If I know the basics, why should I work hard at understanding the rest of what the Bible teaches?
Ken Berding writes,
“Knowing the gospel and communicating it to others is great. But let me give you four reasons why you should invest time in learning the Bible well:
- The Bible itself clearly instructs us to go beyond just the “milk” of the Word and to progress to the “meat” (Hebrews 6:11-7:3; cf. 1 Corinthians 3:1-2).
- It is impossible to obey the Bible’s command to “meditate” on the Word of God without memorizing it, since memorization was presupposed in an oral cultural setting where people did not personally own biblical scrolls.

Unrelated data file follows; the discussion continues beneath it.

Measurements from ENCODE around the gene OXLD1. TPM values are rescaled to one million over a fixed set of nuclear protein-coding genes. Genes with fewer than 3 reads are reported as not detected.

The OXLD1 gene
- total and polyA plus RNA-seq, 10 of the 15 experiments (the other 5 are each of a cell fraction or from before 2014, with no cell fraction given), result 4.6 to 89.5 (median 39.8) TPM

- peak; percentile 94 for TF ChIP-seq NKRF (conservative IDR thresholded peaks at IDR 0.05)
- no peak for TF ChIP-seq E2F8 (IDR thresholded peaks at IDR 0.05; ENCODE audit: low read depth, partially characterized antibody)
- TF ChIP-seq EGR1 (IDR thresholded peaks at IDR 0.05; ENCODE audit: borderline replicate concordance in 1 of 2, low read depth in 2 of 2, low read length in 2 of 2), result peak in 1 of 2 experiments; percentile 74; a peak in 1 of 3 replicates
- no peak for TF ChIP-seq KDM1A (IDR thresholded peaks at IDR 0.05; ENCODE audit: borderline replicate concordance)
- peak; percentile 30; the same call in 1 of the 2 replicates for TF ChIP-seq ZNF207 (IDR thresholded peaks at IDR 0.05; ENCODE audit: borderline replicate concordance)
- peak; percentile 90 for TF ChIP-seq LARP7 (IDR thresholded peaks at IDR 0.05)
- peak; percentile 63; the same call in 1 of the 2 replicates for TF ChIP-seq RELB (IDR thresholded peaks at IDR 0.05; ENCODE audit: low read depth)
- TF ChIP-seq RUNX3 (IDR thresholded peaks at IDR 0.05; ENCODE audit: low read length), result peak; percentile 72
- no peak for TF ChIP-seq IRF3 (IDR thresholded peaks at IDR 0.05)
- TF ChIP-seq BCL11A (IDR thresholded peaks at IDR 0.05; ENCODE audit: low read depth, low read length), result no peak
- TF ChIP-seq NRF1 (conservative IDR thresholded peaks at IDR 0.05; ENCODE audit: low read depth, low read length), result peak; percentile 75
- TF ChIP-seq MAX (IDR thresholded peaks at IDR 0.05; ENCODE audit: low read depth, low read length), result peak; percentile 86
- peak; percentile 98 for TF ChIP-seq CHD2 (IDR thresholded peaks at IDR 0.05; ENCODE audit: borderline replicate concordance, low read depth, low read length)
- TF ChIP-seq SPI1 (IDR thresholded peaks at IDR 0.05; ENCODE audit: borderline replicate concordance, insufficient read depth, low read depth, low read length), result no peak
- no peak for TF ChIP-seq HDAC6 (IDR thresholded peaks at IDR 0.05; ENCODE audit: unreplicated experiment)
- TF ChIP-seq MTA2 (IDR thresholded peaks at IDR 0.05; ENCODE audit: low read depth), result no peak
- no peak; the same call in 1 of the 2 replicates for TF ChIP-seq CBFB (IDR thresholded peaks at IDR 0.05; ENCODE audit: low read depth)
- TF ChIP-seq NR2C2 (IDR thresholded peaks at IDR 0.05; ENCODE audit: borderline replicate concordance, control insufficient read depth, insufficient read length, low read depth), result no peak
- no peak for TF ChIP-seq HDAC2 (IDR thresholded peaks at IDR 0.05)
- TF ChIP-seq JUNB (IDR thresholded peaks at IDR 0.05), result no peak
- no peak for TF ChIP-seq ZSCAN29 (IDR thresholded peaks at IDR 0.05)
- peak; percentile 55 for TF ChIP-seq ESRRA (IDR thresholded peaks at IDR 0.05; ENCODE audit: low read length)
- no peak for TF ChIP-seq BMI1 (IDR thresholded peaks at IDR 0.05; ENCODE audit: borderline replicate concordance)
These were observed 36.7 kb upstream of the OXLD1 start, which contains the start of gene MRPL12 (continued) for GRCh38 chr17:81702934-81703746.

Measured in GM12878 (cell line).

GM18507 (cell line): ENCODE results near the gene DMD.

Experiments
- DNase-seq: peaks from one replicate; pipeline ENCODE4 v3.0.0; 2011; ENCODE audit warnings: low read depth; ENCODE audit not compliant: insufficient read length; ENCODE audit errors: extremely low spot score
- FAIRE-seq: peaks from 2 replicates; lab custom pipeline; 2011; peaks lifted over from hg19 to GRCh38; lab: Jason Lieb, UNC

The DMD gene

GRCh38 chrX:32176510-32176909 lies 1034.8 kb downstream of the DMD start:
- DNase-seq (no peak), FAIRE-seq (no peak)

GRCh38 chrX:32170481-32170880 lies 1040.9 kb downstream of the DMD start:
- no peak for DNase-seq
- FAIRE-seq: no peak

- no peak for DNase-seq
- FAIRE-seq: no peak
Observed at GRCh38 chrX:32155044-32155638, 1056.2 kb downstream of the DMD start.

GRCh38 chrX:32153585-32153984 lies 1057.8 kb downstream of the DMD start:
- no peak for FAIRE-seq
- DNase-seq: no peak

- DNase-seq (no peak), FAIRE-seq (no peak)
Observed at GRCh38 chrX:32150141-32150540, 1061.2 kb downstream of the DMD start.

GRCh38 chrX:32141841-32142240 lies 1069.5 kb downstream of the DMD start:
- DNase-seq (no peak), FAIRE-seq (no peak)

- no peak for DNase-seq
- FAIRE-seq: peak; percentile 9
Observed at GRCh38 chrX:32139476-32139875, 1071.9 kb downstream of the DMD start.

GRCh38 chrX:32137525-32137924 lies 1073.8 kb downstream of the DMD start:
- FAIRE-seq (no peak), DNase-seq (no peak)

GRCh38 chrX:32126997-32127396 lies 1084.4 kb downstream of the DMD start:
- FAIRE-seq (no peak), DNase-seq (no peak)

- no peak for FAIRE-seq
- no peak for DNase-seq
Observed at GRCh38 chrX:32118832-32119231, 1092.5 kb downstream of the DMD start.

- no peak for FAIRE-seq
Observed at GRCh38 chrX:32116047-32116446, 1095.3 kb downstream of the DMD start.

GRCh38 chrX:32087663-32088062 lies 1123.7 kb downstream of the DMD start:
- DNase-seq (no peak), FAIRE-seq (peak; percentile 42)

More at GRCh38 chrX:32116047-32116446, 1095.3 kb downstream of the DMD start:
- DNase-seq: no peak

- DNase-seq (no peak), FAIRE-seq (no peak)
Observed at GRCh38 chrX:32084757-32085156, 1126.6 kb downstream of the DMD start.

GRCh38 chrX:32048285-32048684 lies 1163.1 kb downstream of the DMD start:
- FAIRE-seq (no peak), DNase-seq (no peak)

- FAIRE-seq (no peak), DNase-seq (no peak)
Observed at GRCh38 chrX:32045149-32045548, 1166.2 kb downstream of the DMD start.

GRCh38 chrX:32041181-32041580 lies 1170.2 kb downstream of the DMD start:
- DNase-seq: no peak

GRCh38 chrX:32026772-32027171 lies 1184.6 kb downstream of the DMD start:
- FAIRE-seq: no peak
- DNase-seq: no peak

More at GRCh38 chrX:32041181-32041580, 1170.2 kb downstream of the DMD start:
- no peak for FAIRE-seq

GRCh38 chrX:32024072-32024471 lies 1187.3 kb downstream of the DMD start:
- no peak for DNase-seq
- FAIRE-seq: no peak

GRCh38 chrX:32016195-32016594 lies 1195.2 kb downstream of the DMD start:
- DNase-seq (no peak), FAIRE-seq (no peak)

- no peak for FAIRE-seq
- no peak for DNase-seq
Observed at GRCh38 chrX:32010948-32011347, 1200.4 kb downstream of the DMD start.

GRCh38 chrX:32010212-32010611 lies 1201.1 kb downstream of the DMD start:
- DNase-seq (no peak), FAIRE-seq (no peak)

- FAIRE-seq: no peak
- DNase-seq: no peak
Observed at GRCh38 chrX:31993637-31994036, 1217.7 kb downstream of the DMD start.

- You will never learn how to think “Christianly” about life, purpose, problems, decisions—or anything for that matter—unless you are filling your mind with the words God inspired to teach about himself and his ways.
- You will be unable to recognize false teaching when it comes into the church, whether from cults (like Jehovah’s Witnesses), false religions (like Islam), or notions popular among secular postmoderns (such as “all truth is relative”) unless you really know the Bible and what it teaches.”